Still Of The Night (Whitesnake) - day 24

On day 34 I spoke about my disdain for the heavy metal hairbands of the eighties with the exceptions of two very specific songs. One could argue that today’s song should be lumped into that disdain, as the music of Whitesnake was, in general, considered as much hairband as any of those other acts. However, the first time I ever heard Still Of The Night, I was blindsided by how much it reminded me of the classic rock of the seventies, specifically that of Led Zepplin. As the DJs and VJs were trying to sell Whitesnake as heavy metal, anyone with taste and ears knew the difference. This was music, not anything like the crap being jammed down our throats by Poison or Mötley Crüe.

Still Of The Night was the first song released from the band’s self-titled album during the time of my life when I lived in Aurora’s basement watching VH1 on an uninterrupted loop. The video was almost like concert footage and the sound was alluring and magnetic. That cello break at the center of the song was fucking monumental. I hadn’t heard anything like this song, and I was immediately engrossed.

To speak about Whitesnake, though, is to address the flame-haired bombshell in the room. Her name was Tawny Kitaen. She was an actress who enjoyed moderate fame around that time, known for such roles as Tom Hanks’ fiancée in Bachelor Party and the female lead in a horror/suspense film called Witchboard. My gaytardedness was so confusing that I was obsessed with her, making sure everyone knew I thought she was the most beautiful woman alive. Well, apparently Whitesnake front man David Coverdale agreed, and she eventually became not just his wife but also that perfect sex symbol writhing and wriggling on the hood of expensive cars in his band’s videos. I remember seeing the way she was filmed for this video in particular, and there I was, hanging by a thread to any shred of a possibility that somewhere inside there might be a straight guy trapped. Alas, no.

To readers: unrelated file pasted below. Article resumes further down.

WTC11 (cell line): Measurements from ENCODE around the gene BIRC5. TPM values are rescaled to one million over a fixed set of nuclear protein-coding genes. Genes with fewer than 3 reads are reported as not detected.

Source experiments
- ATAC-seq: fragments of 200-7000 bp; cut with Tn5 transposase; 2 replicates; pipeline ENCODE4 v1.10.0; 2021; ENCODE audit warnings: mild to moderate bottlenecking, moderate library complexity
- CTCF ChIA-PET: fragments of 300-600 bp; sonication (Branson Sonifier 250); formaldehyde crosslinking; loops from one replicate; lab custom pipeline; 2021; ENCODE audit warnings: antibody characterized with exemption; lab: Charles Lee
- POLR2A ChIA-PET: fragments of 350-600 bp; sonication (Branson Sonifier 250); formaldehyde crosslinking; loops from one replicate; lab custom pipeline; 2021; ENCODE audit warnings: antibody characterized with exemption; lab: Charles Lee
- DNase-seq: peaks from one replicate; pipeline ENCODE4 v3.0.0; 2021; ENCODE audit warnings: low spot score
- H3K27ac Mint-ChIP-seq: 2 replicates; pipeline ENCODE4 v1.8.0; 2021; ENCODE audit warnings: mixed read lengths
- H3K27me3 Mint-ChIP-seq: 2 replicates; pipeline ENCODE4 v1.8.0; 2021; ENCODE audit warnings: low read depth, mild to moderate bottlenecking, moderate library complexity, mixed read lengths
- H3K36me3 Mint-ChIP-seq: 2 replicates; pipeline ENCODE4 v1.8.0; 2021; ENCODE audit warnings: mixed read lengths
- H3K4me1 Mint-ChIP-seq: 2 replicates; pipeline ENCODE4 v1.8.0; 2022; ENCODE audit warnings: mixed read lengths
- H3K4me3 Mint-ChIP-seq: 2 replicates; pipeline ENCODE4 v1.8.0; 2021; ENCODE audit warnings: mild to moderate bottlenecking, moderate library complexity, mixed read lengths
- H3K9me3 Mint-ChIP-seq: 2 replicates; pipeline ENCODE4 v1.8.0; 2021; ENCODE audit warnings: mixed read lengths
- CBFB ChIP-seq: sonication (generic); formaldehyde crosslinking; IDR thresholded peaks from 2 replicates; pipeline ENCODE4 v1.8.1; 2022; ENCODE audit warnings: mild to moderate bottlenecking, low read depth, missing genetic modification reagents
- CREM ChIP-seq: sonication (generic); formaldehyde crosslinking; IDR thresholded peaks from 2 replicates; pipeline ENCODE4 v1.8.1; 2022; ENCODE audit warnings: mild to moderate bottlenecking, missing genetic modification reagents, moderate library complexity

Doesn’t stop me from remembering how simply magnificent Tawny Kitaen was back then, or how magnificently enthralling this song remains.